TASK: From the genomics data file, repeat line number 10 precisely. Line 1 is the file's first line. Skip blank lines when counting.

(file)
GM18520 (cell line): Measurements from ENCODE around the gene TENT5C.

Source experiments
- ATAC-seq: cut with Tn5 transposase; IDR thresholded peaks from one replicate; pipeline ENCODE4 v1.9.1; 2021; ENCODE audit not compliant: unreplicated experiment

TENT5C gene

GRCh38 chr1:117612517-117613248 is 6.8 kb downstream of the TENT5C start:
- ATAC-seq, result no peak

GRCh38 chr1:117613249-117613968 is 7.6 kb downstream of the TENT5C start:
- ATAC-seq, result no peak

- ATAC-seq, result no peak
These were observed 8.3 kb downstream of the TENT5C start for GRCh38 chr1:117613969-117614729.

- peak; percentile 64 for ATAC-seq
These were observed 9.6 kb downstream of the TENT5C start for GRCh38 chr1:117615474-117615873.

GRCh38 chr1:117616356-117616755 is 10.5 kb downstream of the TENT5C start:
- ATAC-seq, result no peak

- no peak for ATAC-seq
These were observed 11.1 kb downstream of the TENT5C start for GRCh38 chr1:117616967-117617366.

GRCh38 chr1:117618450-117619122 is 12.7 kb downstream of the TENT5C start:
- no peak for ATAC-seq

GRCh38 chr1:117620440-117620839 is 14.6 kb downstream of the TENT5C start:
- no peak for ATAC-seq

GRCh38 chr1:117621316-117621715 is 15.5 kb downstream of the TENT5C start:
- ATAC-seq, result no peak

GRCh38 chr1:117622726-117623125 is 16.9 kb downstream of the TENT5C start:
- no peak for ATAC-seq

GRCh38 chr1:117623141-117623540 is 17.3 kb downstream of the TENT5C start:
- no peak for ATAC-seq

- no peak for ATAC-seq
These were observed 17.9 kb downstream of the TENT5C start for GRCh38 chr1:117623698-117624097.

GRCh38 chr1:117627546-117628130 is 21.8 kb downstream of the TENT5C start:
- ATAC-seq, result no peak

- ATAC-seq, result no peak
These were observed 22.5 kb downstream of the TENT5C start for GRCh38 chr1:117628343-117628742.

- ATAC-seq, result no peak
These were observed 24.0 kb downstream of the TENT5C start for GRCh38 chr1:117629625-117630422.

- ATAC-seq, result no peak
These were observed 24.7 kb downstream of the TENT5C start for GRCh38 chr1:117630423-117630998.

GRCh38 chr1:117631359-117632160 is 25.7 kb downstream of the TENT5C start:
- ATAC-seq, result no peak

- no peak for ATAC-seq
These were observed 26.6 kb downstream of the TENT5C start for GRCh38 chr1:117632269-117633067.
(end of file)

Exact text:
These were observed 8.3 kb downstream of the TENT5C start for GRCh38 chr1:117613969-117614729.